REVIEW: When Lightning Strikes by Brenda Novak
Dear Ms. Novak:
When I first received your book for review, I had some concern that the hero is going to be a jerk. I’ve been reading a lot of mean heroes and I wasn’t in the mood for that archetype again. I was assured that famous movie star Simon O’Neal was not a jerk and upon reading the book, I concur. Simon is misunderstood, driven by personal demons, but equipped with a good heart. Other than a few pages in the beginning, Simon acts with kindness and generosity toward almost everyone and, in some cases, a bit naively. This was in direct contrast to his past negative behavior we are told about. I was never really sure about the genesis of Simon’s past behavior, whether it was drugs or love or something else unstated.
Gail is a publicist for famous people. One of her clients was Simon. When Simon’s behavior began to spiral out of control, Gail felt that he was doing her business more harm than good and so she suffered their business relationship. In a fit of pique, Simon informed his business manager that he wished Gail would be sent back to her small town. EN, the business manager made that happen by placing a few phone calls indicating to Gail’s other clients that Simon would like to see them leave her.
Gail subsequently loses most of her clients and her business faces ruin. I know this is supposed to engender sympathy for Gail but her behavior is what jeopardized her business. Gail repeats defamatory statements about her client or former client to the press:
Maybe when Simon O’Neal grows up, he’ll realize that women are good for more than just one thing.
Simon O’Neal is his own worst enemy. He hates himself in direct proportion to everyone else’s admiration. Why is anyone’s guess. The guy’s had it all. As far as I’m concerned, there’s no excuse for his behavior…
Maybe some people find him attractive. But I wouldn’t sleep with him if he were the last man on earth. There’s no telling what kind of disease he’s carrying….
I wouldn’t want to do business with the publicist who said those things about another star just because their business relationship turned sour. I found Gail to be incredibly unprofessional. She deserved to lose her business and her business reputation. With this as the background, it was difficult to see why I should be sympathetic for Gail but the attempt to make it more about the tragedy Gail’s employees would suffer if her business would close was a good attempt.
Nonetheless after Gail’s assistant leaks another damaging an untrue story about Simon, the only way to salvage his reputation is for him to marry a nice girl. Ian, Simon’s business manager, and Gail determine that the only person who can fill the bride shoes would be Gail herself. The setup for the marriage of convenience is about the only credible part of the story. The two head off for Gail’s home town of Whiskey Creek so that time can repair Simon’s tattered reputation.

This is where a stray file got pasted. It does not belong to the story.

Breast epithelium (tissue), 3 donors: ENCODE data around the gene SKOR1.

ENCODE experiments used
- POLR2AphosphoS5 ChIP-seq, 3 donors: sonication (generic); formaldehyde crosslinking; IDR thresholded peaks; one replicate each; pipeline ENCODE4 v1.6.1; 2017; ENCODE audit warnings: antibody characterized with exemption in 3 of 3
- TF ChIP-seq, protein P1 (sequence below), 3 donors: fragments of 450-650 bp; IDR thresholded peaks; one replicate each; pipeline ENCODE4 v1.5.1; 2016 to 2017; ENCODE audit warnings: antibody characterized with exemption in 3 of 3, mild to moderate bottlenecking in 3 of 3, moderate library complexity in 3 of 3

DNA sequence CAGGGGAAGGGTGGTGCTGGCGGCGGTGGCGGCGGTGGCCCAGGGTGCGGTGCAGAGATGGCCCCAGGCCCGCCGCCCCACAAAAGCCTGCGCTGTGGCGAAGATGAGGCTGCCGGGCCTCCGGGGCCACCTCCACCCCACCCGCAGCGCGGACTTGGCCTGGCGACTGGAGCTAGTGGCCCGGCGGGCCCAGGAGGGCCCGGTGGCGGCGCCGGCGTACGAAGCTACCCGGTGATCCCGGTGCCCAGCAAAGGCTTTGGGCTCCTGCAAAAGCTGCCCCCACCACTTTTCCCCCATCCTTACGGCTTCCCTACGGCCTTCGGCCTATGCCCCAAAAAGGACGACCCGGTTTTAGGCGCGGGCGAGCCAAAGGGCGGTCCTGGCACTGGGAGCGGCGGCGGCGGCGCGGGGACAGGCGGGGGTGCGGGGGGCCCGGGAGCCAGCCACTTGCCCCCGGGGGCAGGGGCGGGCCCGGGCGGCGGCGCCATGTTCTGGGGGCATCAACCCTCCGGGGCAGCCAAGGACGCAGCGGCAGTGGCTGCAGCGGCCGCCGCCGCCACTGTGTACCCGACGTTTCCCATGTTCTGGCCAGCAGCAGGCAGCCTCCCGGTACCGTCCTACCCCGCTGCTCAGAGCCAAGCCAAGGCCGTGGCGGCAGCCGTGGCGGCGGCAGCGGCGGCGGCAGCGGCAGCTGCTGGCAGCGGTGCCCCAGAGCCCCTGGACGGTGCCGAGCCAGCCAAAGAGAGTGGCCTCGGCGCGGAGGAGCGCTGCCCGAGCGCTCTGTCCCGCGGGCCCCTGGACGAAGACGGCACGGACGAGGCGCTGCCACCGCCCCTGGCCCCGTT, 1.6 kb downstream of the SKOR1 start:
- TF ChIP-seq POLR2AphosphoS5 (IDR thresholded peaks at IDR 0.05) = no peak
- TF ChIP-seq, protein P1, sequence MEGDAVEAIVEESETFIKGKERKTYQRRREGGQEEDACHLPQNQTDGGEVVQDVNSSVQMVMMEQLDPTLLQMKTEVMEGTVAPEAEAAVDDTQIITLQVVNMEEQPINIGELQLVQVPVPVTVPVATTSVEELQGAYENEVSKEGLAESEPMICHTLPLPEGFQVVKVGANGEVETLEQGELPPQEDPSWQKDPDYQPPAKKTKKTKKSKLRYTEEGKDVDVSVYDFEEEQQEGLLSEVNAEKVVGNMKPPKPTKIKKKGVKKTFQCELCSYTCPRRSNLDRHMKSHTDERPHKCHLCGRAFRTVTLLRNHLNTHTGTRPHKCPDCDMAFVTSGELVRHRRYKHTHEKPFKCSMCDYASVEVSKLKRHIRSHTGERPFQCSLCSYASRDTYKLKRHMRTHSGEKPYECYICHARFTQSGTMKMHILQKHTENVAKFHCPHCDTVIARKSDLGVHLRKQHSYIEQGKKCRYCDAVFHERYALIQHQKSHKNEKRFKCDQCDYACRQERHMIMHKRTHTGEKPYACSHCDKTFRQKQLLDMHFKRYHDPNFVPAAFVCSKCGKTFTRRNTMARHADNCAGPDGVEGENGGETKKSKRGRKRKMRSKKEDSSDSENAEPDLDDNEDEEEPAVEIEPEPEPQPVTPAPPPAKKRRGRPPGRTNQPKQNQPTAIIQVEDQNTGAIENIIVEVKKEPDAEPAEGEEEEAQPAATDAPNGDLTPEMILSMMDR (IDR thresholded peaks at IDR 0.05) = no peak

Read without much introspection and the story will come off an easy and uncomplicated read which essentially delivers the message that love can cure all harms.
Simon, for instance, is supposed to be an out of control alcoholic whose past troubles with the bottle has led to him losing the custody battle for his son; engaging in countless of affairs and cheating scandals; and suffering a serious loss of reputation. Yet his recovery is marked by no withdrawals and only a few intense yearnings for drink. There are no missteps or backslides or even tantrums.
Gail is presented as a decent and emotionally stable individual. However early on it is implied that her father and she have a very strained relationship. Her father tends to withhold affection when Gail makes decisions that he doesn’t approve of. This type of manipulative behavior could be problematic but not in this book. Instead any glimpses that we receive of her father are of a kind and goodhearted man who loves his daughter deeply and does not withhold affection. Either Gail is a very unreliable narrator or we just skipped few relationship steps.
Gail herself is not so kind, holding a crutch against a high school classmate some 10-15 years late and flinging regular insults toward Simon. The latter seems particularly cruel when they are made after Gayle recognizes how deeply insecure Simon was and how so many of his actions were driven out of despair. Gail’s belief that an upstanding man of that community couldn’t possibly be beating his wife despite evidence to the contrary seemed close minded and frustratingly myopic.
The cast of characters who will people Whiskey Creek and further books seemed to recall those of Susan Mallory’s Fool’s Gold series including the Pro football player, the actor, and the professional cyclist. The Whiskey Creek series does not break any new ground in the small-town contemporary sub genre. However, for fans of those types of books, this would be another fulfilling entry. C